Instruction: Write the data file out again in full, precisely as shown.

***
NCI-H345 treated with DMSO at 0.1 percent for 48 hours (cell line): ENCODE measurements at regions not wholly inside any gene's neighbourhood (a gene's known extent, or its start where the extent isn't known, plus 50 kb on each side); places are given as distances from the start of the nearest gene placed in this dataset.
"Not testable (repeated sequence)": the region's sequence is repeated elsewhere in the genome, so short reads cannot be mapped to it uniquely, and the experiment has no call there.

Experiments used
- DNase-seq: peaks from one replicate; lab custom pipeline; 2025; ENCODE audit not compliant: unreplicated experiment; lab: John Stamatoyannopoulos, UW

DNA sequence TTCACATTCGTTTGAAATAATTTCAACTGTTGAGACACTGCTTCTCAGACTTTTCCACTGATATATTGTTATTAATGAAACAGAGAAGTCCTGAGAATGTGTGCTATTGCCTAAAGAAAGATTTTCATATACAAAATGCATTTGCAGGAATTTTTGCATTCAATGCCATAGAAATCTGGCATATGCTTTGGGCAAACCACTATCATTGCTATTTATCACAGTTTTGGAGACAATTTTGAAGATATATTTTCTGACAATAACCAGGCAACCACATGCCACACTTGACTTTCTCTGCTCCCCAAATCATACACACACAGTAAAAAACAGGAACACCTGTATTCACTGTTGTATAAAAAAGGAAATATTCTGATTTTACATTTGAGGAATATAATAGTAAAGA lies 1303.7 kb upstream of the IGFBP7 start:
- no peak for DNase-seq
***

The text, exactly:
NCI-H345 treated with DMSO at 0.1 percent for 48 hours (cell line): ENCODE measurements at regions not wholly inside any gene's neighbourhood (a gene's known extent, or its start where the extent isn't known, plus 50 kb on each side); places are given as distances from the start of the nearest gene placed in this dataset.
"Not testable (repeated sequence)": the region's sequence is repeated elsewhere in the genome, so short reads cannot be mapped to it uniquely, and the experiment has no call there.

Experiments used
- DNase-seq: peaks from one replicate; lab custom pipeline; 2025; ENCODE audit not compliant: unreplicated experiment; lab: John Stamatoyannopoulos, UW

DNA sequence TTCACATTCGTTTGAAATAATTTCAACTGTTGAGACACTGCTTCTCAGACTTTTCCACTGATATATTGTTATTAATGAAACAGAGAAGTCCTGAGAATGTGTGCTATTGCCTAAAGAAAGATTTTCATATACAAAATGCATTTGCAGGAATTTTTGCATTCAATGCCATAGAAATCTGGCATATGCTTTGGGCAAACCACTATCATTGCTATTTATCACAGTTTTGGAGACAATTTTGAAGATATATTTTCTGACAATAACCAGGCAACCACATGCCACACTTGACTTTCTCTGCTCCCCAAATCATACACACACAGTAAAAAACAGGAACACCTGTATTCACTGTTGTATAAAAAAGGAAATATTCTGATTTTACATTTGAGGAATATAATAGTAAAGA lies 1303.7 kb upstream of the IGFBP7 start:
- no peak for DNase-seq